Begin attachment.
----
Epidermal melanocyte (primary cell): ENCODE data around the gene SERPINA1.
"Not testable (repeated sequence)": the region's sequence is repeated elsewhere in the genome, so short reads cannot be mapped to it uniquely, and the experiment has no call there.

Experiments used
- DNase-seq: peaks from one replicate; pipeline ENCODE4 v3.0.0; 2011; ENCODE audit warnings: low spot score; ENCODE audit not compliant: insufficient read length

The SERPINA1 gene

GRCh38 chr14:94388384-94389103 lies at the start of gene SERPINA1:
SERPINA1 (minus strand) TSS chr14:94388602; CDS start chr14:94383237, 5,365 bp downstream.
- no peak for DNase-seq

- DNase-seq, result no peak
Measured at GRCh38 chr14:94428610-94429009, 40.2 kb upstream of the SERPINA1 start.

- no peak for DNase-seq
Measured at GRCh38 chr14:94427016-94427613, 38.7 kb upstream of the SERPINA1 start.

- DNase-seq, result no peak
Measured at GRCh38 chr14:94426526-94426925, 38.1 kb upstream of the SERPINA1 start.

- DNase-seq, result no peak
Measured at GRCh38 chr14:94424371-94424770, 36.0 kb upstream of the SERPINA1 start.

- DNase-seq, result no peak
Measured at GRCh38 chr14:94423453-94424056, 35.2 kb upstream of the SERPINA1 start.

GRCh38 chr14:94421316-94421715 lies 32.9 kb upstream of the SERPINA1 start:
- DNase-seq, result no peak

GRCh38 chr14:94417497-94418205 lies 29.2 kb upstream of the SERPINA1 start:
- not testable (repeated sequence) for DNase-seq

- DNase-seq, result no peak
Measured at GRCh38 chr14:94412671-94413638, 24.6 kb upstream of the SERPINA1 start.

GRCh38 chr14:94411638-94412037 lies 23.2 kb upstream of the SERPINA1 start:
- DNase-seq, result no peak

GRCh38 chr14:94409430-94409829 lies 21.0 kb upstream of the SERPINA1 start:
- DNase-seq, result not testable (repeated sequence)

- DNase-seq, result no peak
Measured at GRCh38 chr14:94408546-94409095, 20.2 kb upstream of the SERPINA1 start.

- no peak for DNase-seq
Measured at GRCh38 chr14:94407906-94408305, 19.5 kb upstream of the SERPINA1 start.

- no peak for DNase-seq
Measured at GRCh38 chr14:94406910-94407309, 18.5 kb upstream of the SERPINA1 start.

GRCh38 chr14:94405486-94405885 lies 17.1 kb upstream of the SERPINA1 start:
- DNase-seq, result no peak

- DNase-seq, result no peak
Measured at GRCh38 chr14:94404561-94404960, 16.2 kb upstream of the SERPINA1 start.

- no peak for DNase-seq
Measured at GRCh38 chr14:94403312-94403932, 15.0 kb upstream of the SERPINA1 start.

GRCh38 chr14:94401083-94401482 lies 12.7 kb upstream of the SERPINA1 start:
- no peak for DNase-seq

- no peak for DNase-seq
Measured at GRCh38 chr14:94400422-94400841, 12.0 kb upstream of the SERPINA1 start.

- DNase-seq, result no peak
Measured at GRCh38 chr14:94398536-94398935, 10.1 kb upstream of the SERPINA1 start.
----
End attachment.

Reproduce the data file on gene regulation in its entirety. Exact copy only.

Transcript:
Epidermal melanocyte (primary cell): ENCODE data around the gene SERPINA1.
"Not testable (repeated sequence)": the region's sequence is repeated elsewhere in the genome, so short reads cannot be mapped to it uniquely, and the experiment has no call there.

Experiments used
- DNase-seq: peaks from one replicate; pipeline ENCODE4 v3.0.0; 2011; ENCODE audit warnings: low spot score; ENCODE audit not compliant: insufficient read length

The SERPINA1 gene

GRCh38 chr14:94388384-94389103 lies at the start of gene SERPINA1:
SERPINA1 (minus strand) TSS chr14:94388602; CDS start chr14:94383237, 5,365 bp downstream.
- no peak for DNase-seq

- DNase-seq, result no peak
Measured at GRCh38 chr14:94428610-94429009, 40.2 kb upstream of the SERPINA1 start.

- no peak for DNase-seq
Measured at GRCh38 chr14:94427016-94427613, 38.7 kb upstream of the SERPINA1 start.

- DNase-seq, result no peak
Measured at GRCh38 chr14:94426526-94426925, 38.1 kb upstream of the SERPINA1 start.

- DNase-seq, result no peak
Measured at GRCh38 chr14:94424371-94424770, 36.0 kb upstream of the SERPINA1 start.

- DNase-seq, result no peak
Measured at GRCh38 chr14:94423453-94424056, 35.2 kb upstream of the SERPINA1 start.

GRCh38 chr14:94421316-94421715 lies 32.9 kb upstream of the SERPINA1 start:
- DNase-seq, result no peak

GRCh38 chr14:94417497-94418205 lies 29.2 kb upstream of the SERPINA1 start:
- not testable (repeated sequence) for DNase-seq

- DNase-seq, result no peak
Measured at GRCh38 chr14:94412671-94413638, 24.6 kb upstream of the SERPINA1 start.

GRCh38 chr14:94411638-94412037 lies 23.2 kb upstream of the SERPINA1 start:
- DNase-seq, result no peak

GRCh38 chr14:94409430-94409829 lies 21.0 kb upstream of the SERPINA1 start:
- DNase-seq, result not testable (repeated sequence)

- DNase-seq, result no peak
Measured at GRCh38 chr14:94408546-94409095, 20.2 kb upstream of the SERPINA1 start.

- no peak for DNase-seq
Measured at GRCh38 chr14:94407906-94408305, 19.5 kb upstream of the SERPINA1 start.

- no peak for DNase-seq
Measured at GRCh38 chr14:94406910-94407309, 18.5 kb upstream of the SERPINA1 start.

GRCh38 chr14:94405486-94405885 lies 17.1 kb upstream of the SERPINA1 start:
- DNase-seq, result no peak

- DNase-seq, result no peak
Measured at GRCh38 chr14:94404561-94404960, 16.2 kb upstream of the SERPINA1 start.

- no peak for DNase-seq
Measured at GRCh38 chr14:94403312-94403932, 15.0 kb upstream of the SERPINA1 start.

GRCh38 chr14:94401083-94401482 lies 12.7 kb upstream of the SERPINA1 start:
- no peak for DNase-seq

- no peak for DNase-seq
Measured at GRCh38 chr14:94400422-94400841, 12.0 kb upstream of the SERPINA1 start.

- DNase-seq, result no peak
Measured at GRCh38 chr14:94398536-94398935, 10.1 kb upstream of the SERPINA1 start.